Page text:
Alloy Broadening

Alloy broadening is independent of temperature and can broaden the line-width to 2 to 5 times of its thermally broadened value. It is a spectral-line broadening mechanism caused by a random distribution of the atoms in an alloy. The alloy broadening of impurity lines in ternary semiconductor alloys is investigated using a tight‐binding Hamiltonian with nearest‐neighbor interactions and the cluster ‐ Bethe‐lattice approach. For example, at room temperature, GaInN blue and green LEDs can have a line-width of 3–10 kT.

The alloy broadening is one of the line broadening mechanisms. The random distribution of atoms in an alloy causes a different material composition at different positions. In semiconductors and insulators, the different material composition leads to different bandgap energies. The main difference between the emission processes in high-purity binary and ternary semiconduction is the occurrence of an additional emission broadening mechanism in the latter case, due to statistical fluctuations of the composition. These lead to a fluctuation of the bandgap, and thus to a broadening of all electron-hole recombination process. This gives different exciton recombination energies.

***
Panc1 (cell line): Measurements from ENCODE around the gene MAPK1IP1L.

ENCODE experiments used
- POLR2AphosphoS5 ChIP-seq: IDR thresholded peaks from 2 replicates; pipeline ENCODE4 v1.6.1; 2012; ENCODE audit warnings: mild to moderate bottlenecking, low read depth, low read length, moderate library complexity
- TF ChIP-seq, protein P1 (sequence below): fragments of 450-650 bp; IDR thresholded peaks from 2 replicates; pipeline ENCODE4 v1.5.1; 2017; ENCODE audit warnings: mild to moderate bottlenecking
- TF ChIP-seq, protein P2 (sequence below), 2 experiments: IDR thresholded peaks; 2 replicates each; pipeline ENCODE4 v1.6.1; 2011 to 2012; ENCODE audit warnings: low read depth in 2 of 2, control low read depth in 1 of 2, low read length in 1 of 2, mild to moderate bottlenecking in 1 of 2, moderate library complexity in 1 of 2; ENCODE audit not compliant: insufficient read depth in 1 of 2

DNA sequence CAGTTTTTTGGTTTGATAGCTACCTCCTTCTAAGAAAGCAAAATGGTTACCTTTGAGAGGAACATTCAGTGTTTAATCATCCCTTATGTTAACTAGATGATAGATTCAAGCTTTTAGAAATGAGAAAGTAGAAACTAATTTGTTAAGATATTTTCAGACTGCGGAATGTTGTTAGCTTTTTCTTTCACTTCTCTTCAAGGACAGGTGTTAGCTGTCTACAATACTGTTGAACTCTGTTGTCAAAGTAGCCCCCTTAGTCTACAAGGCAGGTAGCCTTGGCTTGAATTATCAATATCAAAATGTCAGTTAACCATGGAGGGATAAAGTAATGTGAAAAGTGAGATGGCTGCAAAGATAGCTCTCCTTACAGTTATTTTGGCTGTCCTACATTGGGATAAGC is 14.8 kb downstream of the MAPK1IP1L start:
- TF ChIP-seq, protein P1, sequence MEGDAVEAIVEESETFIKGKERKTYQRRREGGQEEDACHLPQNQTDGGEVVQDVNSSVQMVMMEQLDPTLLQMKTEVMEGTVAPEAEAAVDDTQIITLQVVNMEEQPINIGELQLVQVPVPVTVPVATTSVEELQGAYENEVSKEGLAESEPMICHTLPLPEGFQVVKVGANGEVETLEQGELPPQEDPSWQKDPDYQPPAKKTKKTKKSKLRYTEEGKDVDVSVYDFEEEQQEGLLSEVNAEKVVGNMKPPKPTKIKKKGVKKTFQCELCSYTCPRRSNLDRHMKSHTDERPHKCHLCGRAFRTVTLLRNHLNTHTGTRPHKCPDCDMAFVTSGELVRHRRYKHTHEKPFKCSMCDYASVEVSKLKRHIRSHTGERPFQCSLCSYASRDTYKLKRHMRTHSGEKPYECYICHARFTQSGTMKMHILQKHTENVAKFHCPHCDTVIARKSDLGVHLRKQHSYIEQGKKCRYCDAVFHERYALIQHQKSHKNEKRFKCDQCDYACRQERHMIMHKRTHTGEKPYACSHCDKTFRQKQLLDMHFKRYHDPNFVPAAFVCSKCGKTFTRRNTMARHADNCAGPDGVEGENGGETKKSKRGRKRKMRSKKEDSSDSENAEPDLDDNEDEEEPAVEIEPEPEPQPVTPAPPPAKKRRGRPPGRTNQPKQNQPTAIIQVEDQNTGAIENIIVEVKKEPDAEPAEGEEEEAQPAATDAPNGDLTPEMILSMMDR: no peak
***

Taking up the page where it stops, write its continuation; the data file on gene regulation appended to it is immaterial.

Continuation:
A quantitative theory of the alloy broadening requires a precise definition of the effective volume V of the recombining quasi-particle. The effects of alloy disorder on deep electronic levels produced by point defects in some of the technologically important ternary semiconductor alloys are investigated using the embedded cluster method and the theory of deep levels. Therefore, depending on the position where an exciton recombines the emitted light has a different energy. This result is interpreted in terms of the cluster statistics and of the spatial distribution of the wavefunctions associated with the localized impurity states. The alloy broadening is an inhomogeneous line broadening, meaning that its shape is Gaussian. The inhomogeneous broadening of the near-gap emission (bound excitons (BE) and conduction-band to an acceptor (CA)) in semiconductor alloys are reanalyzed using the Markoff statistical theory for fluctuations of alloy composition. The results of their theory indicate that even in the best GaAlAs samples there is still a significant contribution from other broadening mechanisms.